The industrial and office market of Saudi Arabia’s Dammam Metropolitan Area (DMA) will note significant growth on the back of the December 2018 launch of King Salman Energy Park (Spark), which Saudi Aramco is backing.
Spark will function as a hub for companies in the general manufacturing, liquids and chemicals, metal formation, and industrial sectors. Phase 1 of Spark is due to complete in 2021.
Under its Vision 2030 economic diversification mandate, Saudi Arabia plans create new revenue streams to reduce its reliance on oil revenues. Spark is expected to contribute $6bn (SAR22bn) to the GCC country's GDP by 2035.
DMA developments are expected to bolster foreign investment in Saudi Arabia, which stood at $3.5bn (SAR13bn) in 2018 – a figure that was 110% higher than corresponding 2017 numbers, according to a Reuters report from December 2018.
Saudi Arabia’s unemployment rate hit 12.9% last year, according to the Reuters article, and the country expects to bring down the number by creating more job opportunities for locals through its Saudisation programme.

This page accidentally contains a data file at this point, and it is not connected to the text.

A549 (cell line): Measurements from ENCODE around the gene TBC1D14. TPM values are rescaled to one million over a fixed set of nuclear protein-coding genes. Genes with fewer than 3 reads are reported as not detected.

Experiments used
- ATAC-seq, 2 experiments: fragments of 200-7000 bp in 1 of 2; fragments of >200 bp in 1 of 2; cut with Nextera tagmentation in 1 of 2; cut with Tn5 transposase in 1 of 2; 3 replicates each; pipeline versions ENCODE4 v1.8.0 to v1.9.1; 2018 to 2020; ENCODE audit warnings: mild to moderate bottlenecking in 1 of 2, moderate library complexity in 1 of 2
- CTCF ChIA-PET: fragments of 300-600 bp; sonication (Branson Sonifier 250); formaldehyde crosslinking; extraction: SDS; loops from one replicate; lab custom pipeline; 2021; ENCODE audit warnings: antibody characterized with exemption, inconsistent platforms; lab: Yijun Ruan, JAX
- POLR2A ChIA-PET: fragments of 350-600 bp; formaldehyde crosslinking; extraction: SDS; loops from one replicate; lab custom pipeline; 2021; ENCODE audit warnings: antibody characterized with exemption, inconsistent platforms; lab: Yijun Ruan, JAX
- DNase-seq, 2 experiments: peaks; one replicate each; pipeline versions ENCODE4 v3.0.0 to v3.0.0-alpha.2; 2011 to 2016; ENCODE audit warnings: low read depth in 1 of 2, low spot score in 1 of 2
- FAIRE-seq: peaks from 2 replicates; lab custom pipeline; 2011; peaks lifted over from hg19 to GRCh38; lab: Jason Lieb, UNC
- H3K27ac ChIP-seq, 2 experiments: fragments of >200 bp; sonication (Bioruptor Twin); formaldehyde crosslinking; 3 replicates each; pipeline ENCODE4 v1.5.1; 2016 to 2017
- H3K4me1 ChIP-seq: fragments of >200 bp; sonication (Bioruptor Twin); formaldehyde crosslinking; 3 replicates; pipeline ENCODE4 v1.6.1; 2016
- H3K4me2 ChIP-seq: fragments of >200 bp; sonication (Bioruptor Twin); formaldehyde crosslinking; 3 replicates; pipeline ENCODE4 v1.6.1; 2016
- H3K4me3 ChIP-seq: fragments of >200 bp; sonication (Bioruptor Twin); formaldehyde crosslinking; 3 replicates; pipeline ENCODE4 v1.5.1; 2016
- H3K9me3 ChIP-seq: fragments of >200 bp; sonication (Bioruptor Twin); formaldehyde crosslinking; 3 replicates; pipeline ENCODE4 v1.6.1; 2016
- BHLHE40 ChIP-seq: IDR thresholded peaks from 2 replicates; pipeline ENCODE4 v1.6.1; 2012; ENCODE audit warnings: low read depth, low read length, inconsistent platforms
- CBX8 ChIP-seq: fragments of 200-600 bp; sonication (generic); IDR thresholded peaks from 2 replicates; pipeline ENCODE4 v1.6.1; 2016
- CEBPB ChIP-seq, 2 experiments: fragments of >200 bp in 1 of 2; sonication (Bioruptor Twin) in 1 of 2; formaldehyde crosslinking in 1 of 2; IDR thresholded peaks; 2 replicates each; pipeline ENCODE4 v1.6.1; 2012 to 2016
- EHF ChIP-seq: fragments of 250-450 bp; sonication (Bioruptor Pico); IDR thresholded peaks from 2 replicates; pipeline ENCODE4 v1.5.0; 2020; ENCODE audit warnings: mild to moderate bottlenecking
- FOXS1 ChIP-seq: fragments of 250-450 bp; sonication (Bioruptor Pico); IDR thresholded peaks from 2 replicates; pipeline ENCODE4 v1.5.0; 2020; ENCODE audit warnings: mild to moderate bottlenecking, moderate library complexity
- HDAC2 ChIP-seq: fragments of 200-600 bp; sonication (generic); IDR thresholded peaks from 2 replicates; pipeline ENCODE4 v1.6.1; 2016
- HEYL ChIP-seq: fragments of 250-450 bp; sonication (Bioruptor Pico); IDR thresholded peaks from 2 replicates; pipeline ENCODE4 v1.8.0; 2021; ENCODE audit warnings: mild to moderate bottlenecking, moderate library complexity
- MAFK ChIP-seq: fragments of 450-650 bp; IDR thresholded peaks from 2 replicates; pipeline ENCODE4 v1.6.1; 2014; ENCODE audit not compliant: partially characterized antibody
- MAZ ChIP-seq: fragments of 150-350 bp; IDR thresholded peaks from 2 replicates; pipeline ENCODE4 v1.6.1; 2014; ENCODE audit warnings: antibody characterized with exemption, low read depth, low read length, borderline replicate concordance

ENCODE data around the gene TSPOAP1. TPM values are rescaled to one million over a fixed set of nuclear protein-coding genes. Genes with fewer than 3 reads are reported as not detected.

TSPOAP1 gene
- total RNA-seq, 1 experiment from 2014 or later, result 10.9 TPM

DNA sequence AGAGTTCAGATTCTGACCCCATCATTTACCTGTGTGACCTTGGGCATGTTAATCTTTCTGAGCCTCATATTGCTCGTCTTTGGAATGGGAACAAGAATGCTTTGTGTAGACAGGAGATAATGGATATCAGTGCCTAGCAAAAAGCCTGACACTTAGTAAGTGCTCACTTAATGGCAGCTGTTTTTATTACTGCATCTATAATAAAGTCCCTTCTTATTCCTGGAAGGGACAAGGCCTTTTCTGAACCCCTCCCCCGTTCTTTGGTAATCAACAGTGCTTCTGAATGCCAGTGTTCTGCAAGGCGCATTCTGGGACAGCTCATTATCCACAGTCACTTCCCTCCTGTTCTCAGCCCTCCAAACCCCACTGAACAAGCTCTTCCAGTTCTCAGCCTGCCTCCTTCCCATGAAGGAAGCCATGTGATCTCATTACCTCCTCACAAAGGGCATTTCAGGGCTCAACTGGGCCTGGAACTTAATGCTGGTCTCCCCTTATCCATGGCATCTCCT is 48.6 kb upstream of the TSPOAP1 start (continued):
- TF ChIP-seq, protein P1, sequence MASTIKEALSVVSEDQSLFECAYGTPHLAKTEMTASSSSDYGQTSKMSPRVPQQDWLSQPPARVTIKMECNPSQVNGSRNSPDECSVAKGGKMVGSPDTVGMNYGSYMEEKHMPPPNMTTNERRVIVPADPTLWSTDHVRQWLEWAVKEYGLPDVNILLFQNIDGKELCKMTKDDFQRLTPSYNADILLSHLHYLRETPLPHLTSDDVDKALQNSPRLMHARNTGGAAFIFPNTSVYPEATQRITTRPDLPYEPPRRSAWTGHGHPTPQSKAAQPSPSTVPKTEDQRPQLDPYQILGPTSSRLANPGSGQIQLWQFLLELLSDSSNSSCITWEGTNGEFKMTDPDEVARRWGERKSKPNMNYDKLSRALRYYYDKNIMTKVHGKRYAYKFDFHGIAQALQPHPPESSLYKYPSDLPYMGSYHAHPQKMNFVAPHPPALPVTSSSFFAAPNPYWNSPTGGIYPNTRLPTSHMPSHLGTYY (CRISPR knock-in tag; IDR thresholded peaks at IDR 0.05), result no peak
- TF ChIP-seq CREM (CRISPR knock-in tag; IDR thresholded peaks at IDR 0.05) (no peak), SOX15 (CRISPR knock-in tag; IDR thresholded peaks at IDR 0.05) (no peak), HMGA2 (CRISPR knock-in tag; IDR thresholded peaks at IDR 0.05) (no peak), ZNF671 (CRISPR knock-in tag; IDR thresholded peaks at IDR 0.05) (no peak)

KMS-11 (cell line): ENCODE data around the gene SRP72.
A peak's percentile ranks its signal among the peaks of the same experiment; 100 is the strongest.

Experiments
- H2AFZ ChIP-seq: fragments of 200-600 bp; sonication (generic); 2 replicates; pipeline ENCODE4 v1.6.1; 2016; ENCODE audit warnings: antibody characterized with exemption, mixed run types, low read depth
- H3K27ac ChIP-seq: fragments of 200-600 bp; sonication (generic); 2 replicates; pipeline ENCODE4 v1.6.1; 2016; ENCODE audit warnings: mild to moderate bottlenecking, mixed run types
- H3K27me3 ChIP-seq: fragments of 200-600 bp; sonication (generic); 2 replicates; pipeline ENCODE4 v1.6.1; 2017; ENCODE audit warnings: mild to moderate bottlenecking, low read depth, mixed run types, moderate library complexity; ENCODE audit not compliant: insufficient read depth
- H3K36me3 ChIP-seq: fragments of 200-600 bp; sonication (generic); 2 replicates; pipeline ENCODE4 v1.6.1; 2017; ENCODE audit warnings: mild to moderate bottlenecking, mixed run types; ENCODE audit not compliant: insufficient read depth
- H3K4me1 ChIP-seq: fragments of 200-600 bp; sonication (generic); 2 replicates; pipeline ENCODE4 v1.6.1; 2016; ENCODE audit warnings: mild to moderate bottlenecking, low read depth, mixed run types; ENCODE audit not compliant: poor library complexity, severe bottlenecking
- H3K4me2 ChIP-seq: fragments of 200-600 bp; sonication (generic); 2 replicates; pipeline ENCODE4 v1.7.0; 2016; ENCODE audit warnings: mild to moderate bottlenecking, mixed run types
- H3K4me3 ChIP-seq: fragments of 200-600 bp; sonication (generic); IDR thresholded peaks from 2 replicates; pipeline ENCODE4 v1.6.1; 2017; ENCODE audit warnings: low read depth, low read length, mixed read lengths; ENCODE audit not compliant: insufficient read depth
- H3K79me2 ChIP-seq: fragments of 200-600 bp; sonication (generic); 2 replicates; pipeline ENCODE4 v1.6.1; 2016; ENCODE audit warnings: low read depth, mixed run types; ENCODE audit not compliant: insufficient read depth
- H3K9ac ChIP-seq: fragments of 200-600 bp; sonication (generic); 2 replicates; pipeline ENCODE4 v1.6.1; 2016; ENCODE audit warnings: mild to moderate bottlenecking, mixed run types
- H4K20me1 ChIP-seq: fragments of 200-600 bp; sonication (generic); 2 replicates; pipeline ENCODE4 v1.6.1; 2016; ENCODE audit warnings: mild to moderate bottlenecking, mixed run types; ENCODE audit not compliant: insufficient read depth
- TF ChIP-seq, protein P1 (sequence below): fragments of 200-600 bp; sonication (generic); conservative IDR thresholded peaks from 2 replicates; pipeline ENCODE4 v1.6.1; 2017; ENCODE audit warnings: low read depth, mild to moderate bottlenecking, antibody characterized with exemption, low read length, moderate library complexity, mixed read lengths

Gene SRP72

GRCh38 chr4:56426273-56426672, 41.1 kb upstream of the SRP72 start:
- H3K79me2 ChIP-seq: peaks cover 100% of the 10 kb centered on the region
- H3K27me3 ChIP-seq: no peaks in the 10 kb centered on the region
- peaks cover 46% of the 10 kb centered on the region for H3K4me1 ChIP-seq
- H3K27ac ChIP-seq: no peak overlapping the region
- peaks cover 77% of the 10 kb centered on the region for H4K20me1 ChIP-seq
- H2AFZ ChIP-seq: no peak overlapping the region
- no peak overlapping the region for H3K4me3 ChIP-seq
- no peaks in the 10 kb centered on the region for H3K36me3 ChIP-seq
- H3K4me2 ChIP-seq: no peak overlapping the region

Spark, which was unveiled by Saudi Arabia's Crown Prince HRH Mohammed Bin Salman on 10 December, 2018, will create 100,000 direct and indirect jobs in the kingdom.
Commenting on the impact that Spark and similar megaprojects will have on Saudi Arabia's real estate market, JLL Mena associate, Dana Salbak, said: “Megaprojects of this scale are shaping the future performance of Saudi Arabia’s overall real estate market, driving non-oil economic growth as part of Vision 2030.
"The development of the new energy park is a major step towards increasing economic contribution from different sectors in the industrial and logistics hub of the kingdom.”
According to JLL’s The KSA Real Estate Market: A Year in Review 2018 report, the country's rental market will face pressure over the next two years as units spanning a gross leasable area of 80,000m2 are delivered during the period.
However, as Salbak pointed out, the commercial real estate sector would continue to benefit from the "large-scale investments" being made within DMA.
She added: "While rents remained under pressure in 2018 because of limited occupier demand, this is expected to change in the long-term on the back of Vision 2030 and the government’s commitment to expanding key industrial sectors.”